Early the following morning the venue was an unforgettable sight. Dreams of avarice had sprouted a veritable forest of ancient and decrepit old conveyances which stretched beneath a heavy pall of acrid smoke as far as the eye could see. The shouting resembled an angry rookery to the background of a loud cacophony of pistons striking worn cylinders and the rumble of big-end bearings. Broken-hacked old horses had towed vehicles that “required slight attention” and several tyres had gone flat due to the copper rivets that held patches to the outer covers, having penetrated the inner tubes. Incidentally, riveting patches to outer covers is considered to be good bazaar practice, and it is not unusual for a complete tread from a tyre which happens to be too large, to be riveted to a worn cover of the required size. And in the midst of this circus of venerable Hupmobiles, Buicks, Maxwells, Overlands and Reos, stood—like a tarnished jewel—a Brescia Bugatti.
It was a very early model with an open seater body, now occupied by no less than six persons and four children, seated on every conceivable portion of the car including the bonnet. The fact that it not only went, but also sounded reasonably good, is sufficient to confound many critics who couple the name of the car with many adjectives denoting unreliability. I have always maintained that the only reason for a Bugatti being unreliable and prone to explode is because itching fingers cannot resist trying to tune it while totally disregarding all instructions issued by Molsheim. This view is borne out by a friend of mine who was “something quite big in the City.”
One night whilst walking along Great Portland Street after a very good and expensive dinner at Quaglino’s, his attention was attracted by a lighted showroom window, in which stood a very smart little runabout, painted pale blue. A few days later he scandalised his friends and associates by sedately arriving at his office in a straight-eight Grand Prix Bugatti complete with blower. His knowledge of cars was very strictly limited to driving them: he neither knew nor wanted to know anything about the “insides.” That Bugatti, maintained exclusively by Bugatti at Brixton, never objected to being driven through traffic. It never oiled up its plugs, and it lasted for several years… or did they surreptitiously change the engine?
With the ending of the War, many warriors whose existence in foxholes, bashas, and desert sand had been made tolerable by dreams of open roads lined with public houses that they were going to visit while driving the fast, sleek, sports car that their gratuity would provide, found themselves bitterly disillusioned. So did I when I discovered that it would take much more than all the gold I possessed in the World to buy back the KD M.G. that I had sold my corporal for £7 10s. on the night before my embarkation. All I could afford was a 1932 Austin Seven which I found lying in a barn with a broken half-shaft.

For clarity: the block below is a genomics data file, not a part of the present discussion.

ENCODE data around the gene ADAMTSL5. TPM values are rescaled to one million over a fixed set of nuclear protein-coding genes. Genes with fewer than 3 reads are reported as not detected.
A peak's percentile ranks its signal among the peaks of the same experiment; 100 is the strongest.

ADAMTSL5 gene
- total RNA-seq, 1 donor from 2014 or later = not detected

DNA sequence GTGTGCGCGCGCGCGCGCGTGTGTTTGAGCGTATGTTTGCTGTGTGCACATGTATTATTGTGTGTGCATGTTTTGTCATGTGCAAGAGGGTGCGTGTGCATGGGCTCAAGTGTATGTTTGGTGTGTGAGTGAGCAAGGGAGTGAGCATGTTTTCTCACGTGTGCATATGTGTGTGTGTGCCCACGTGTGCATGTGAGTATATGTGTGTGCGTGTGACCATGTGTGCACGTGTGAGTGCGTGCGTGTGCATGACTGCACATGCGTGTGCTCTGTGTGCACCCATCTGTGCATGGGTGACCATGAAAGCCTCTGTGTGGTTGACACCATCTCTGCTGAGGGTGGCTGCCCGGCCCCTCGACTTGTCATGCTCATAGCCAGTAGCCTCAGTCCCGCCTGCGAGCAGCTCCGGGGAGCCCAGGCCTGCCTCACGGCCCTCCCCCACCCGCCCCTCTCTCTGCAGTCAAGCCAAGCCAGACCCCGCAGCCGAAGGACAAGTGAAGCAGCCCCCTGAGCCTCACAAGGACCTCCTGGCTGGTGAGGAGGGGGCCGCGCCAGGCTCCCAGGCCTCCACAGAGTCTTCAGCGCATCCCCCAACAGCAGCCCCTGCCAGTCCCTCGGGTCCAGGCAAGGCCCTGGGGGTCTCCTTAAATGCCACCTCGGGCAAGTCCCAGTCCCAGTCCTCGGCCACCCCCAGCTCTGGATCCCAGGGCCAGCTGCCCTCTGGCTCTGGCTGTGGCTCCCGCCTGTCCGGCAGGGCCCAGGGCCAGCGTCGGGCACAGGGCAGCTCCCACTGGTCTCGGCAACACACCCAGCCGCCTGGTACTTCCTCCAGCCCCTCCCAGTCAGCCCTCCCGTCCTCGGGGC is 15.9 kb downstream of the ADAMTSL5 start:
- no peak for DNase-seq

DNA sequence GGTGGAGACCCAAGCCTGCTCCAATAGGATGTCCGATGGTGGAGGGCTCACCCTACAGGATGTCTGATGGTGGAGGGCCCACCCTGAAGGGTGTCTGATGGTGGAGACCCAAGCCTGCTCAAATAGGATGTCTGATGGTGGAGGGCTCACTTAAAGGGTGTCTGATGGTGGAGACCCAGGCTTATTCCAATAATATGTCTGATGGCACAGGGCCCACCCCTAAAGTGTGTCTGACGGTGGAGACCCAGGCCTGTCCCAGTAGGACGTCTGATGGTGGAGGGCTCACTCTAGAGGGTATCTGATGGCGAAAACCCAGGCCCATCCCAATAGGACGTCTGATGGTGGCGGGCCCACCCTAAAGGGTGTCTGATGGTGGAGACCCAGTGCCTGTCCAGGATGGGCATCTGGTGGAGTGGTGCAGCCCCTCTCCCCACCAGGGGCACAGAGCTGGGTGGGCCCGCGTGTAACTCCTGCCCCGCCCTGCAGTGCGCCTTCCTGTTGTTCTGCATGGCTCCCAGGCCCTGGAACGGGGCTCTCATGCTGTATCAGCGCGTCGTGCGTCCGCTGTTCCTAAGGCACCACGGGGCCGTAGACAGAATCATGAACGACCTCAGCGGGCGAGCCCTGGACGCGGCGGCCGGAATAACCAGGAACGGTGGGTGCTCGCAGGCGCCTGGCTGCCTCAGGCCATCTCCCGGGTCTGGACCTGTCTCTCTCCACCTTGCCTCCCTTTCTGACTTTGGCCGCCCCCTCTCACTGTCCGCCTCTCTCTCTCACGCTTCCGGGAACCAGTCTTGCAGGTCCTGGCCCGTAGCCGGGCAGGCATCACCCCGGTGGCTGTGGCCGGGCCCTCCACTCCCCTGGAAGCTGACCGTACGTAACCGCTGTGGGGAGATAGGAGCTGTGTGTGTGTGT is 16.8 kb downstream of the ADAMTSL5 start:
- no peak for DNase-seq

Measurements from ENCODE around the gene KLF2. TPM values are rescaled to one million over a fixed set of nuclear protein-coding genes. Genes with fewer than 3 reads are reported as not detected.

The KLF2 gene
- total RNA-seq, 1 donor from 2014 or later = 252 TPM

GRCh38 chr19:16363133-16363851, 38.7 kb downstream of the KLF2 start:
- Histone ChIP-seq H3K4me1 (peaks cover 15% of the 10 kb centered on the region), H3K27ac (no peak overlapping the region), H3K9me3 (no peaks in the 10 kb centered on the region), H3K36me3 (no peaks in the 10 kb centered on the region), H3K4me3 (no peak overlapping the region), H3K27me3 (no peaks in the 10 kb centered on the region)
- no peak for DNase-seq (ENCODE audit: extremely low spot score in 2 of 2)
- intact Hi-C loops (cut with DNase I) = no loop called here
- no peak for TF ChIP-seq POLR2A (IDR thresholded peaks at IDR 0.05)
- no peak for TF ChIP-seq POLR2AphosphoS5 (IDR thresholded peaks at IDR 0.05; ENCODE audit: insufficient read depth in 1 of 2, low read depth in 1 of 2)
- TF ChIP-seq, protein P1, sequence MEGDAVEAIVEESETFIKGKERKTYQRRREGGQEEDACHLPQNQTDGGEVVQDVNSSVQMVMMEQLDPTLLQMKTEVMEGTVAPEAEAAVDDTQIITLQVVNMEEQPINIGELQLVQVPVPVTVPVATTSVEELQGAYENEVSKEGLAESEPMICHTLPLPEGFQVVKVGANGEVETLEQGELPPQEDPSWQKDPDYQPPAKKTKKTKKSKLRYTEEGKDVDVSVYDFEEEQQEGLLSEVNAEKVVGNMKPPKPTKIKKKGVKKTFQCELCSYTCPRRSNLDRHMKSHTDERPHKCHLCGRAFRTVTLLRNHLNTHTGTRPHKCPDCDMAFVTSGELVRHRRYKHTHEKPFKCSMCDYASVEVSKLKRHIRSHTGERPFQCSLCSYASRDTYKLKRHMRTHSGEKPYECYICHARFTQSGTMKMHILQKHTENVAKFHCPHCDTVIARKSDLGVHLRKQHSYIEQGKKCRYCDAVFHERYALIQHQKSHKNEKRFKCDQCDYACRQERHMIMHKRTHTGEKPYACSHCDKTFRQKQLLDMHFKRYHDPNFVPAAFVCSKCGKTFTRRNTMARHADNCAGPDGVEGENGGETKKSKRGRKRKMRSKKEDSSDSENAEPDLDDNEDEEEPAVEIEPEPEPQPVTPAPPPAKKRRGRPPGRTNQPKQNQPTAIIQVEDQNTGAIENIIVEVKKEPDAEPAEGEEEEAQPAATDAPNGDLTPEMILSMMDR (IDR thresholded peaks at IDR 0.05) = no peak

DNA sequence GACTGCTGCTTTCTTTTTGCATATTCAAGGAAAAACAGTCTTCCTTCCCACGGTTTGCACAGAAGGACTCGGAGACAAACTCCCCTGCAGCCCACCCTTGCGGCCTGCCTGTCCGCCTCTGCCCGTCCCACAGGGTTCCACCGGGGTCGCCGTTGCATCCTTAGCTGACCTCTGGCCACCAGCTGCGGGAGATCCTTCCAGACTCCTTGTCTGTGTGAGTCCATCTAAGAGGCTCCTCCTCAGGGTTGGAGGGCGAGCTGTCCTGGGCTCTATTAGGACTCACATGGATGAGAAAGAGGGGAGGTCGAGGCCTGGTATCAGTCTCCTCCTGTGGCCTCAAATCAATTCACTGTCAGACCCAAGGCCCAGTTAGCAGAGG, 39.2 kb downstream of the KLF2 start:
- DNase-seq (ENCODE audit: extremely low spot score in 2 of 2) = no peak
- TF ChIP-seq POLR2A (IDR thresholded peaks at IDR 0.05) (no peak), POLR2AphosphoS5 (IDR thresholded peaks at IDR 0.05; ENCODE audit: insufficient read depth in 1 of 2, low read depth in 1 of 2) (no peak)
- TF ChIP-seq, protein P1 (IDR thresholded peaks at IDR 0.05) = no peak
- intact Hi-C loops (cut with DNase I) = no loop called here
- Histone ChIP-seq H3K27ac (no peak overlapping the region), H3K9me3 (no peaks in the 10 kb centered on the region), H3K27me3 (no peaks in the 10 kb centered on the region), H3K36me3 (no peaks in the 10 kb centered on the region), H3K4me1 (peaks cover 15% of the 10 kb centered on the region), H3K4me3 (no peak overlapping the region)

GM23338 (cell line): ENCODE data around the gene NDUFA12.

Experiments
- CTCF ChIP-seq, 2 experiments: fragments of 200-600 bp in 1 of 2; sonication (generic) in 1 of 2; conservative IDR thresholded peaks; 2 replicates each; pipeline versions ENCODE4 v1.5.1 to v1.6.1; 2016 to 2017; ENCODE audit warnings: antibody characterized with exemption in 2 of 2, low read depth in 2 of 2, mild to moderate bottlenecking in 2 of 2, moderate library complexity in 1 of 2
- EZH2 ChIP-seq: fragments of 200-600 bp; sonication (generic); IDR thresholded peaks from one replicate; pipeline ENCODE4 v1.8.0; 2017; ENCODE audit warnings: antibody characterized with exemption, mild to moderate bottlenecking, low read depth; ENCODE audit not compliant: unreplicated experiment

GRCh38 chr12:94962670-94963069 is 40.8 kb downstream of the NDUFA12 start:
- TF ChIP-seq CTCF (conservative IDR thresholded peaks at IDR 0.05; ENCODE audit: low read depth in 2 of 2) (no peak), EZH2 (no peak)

In this little car I travelled thousands of miles on behalf of my employer, and for it I have nothing but praise. One of these journeys was sufficiently singular to recount, for I believe it to be as strange as the article by Mr. William Boddy, published some time ago in the Veteran and Vintage Magazine, in which he conjectures on the existence of a “phantom garage” said to have been situated in the heart of Mayfair prior to the First World War.
On this occasion I had arrived somewhere near Berkeley in Gloucestershire, at the fall of a November night. As a thick fog rolled down from the Cotswold Hills, visibility was soon reduced to zero, and I decided to put up at an inn for the night. Whilst imbibing mulled ale at the bar I was approached by the only other customer, a very old gentleman of beatnik appearance whose long white hair, lay in folds around his collar. While I was extolling the virtues of my old Seven, he cut me short with “I have a hundred cars at home as old, and very much older than yours.” Perhaps my incredulity annoyed him, for he thereupon offered to prove it. The following morning, we repaired together to a large, rambling old mansion surrounded by acres of overgrown grass, and gone to seed apple trees. Through the mist, I saw to my unmitigated surprise that beneath each tree was the remains of a car. This was no breaker’s yard, for the cars were all of the most desirable and exotic types. Radiators of Rolls-Royces, Hispano Suizas, Minervas, Humbers, De Dions and Bentleys protruded from the undergrowth like large, green verdigris tombstones. Many of the cars were as old as the dawn of motoring. After curtly informing me that all the cars were “new” at least when they arrived at their last resting places, the old gentleman gave me to understand that my presence was no longer desirable, and that nothing whatsoever was for sale.
Perhaps somebody living in the vicinity can throw some light on the mystery. For my part, I can only conclude that the old recluse hated motor cars and hoped to delay their emancipation by purchasing as many as possible, or that his only enjoyment lay in the thrill of buying them and driving them away from the showroom. Perhaps, too, he might have been so meticulous and exacting that no vehicle satisfied his requirements. Who knows? [I, too, have seen this graveyard, from which, alas, the cars have since been dispersed.—Ed.]
All I know is that my 1939 12/70 Alvis amply satisfies my requirements in this day and age of rat-racing, when driving is a nightmare of weaving one’s way through an army of clots and old tradesmen’s vans, all intent upon a breakneck effort to get to the coast.
Meanwhile, if I ever have any spare time before old age paralyses the hand that holds the spanner, my private museum will consist of the Sunbeam and my little Berlinetta Aerodinamica Fiat.